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Privacy Law and Policy Reporter

Privacy Law and Policy Reporter (PLPR)
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Greenleaf, Graham --- "NSW Police refuse to log access" [1994] PrivLawPRpr 74; (1994) 1(5) Privacy Law & Policy Reporter 94


Office of the NSW Ombudsman - Improper Access To & Use of Confidential Information by Police, Special Report to Parliament, Report 04/94, April 1994

The NSW Ombudsman, David Landa, has found it necessary to make a Special Report to Parliament because of the refusal of the NSW Police Service to require police officers to record reasons for accessing criminal information or motor vehicle records. The Report recommends that the Police Service implement his recommendation.

The report is a result of the 1992 NSW Independent Commission Against Corruption (ICAC) Report on corrupt trade in information, where 37 of those found to have engaged in corrupt conduct were police (see 1 PLPR 47). Subsequently many of these cases became complaints against police investigated by the Police Service overseen by the Ombudsman.

These complaints were only part of a large number received by the Ombudsman concerning disclosure of confidential information by police. Despite the widespread publicity surrounding the ICAC inquiry, the rate of these complaints of around 80-90 per year in 1990/91 and 1991/92 doubled in each of the last two years. The Police Service deals with the majority of these complaints, where sustained, as ''minor disciplinary issues, generally having the police ''counselled'.

The present Police Service practice concerning access is to record only the name of the accessing police officer and the registration number of the vehicle accessed or the name of the person's criminal history accessed. When police are faced with these records during a complaint investigation, it is ''not uncommon' for them to be incapable of recalling reasons for a large proportion of their accesses. They assert that no access has been for other than official purposes, and, in the absence of any evidence to the contrary, are then given the benefit of the doubt.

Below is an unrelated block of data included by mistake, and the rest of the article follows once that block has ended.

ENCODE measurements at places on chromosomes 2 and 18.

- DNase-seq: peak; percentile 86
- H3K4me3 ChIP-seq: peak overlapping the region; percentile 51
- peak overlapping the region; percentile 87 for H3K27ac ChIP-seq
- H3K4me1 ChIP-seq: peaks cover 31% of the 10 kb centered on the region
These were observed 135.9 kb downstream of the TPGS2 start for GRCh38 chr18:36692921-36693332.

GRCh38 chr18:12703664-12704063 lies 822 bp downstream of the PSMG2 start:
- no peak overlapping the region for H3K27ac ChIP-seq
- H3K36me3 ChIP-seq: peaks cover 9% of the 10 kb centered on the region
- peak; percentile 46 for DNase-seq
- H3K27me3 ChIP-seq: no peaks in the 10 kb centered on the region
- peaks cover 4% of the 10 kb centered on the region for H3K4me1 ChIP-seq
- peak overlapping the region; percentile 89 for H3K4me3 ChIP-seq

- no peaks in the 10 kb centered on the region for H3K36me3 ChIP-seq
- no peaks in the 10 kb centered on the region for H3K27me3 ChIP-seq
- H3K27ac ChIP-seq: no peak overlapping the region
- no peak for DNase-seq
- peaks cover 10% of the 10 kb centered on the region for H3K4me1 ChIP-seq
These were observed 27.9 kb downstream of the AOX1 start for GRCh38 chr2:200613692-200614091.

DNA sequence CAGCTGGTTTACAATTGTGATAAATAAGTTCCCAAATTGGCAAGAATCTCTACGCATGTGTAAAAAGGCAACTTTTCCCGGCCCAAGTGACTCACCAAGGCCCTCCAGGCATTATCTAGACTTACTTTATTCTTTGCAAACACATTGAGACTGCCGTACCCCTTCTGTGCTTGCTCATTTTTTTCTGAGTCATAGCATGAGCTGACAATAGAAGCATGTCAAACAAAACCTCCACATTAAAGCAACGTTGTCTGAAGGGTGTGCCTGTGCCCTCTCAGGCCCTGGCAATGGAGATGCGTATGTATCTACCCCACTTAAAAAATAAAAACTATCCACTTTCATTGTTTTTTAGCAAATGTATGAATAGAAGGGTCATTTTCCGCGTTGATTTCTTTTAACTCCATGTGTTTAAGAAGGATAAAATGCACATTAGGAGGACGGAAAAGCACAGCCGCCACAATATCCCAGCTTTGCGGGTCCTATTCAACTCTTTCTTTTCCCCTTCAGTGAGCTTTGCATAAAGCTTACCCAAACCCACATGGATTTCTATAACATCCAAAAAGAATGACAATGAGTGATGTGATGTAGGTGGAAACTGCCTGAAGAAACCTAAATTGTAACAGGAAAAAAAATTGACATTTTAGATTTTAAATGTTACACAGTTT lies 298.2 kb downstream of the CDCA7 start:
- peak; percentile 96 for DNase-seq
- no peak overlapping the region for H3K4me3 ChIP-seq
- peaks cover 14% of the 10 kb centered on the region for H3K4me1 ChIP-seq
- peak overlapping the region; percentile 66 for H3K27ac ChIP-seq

''Having considered many such cases, it became clear that the existing means of recording the use of the system leaves it open to corruption', Mr Landa concluded. He recommended the inclusion of an extra field on the log-in screen, requiring police to record reasons for access.

The Police Service COPS Focus Group, consisting of the Computer Security Administrator, Manager of Information Processing, Director of Information Technology Branch, and Commander of Professional Responsibility, rejected this recommendation because of ''the overheads that would be generated from recording reasons for each log-on' (estimated by them at 30 seconds for a 100 character reason, for over 4 million accesses per annum), because ''persons would record generic reasons which would not assist with determining the real reason' and because of their ''belief that corrupt persons would not enter the real reasons for log-on' so ''the approach suggested would not be foolproof'.

The Ombudsman states that this workload analysis is flawed because most entries would not be 100 characters but would only require an abbreviated reference to a police file, that ''the extra time required is grossly over- estimated', and no assessment it made of the potential benefits of implementation. Second, ''failure to enter a sufficient reason could, of itself, warrant some disciplinary action'. Anti-corruption measures, he says, cannot be ''foolproof' but this is not a reason to avoid systems of accountability.


The Ombudsman's report indicates a continuing indifference by the NSW Police Service to the prevention of corrupt use of confidential information, despite mounting evidence that such use remains out of control (see ''NSW police continue privacy abuses' in this issue)

Graham Greenleaf

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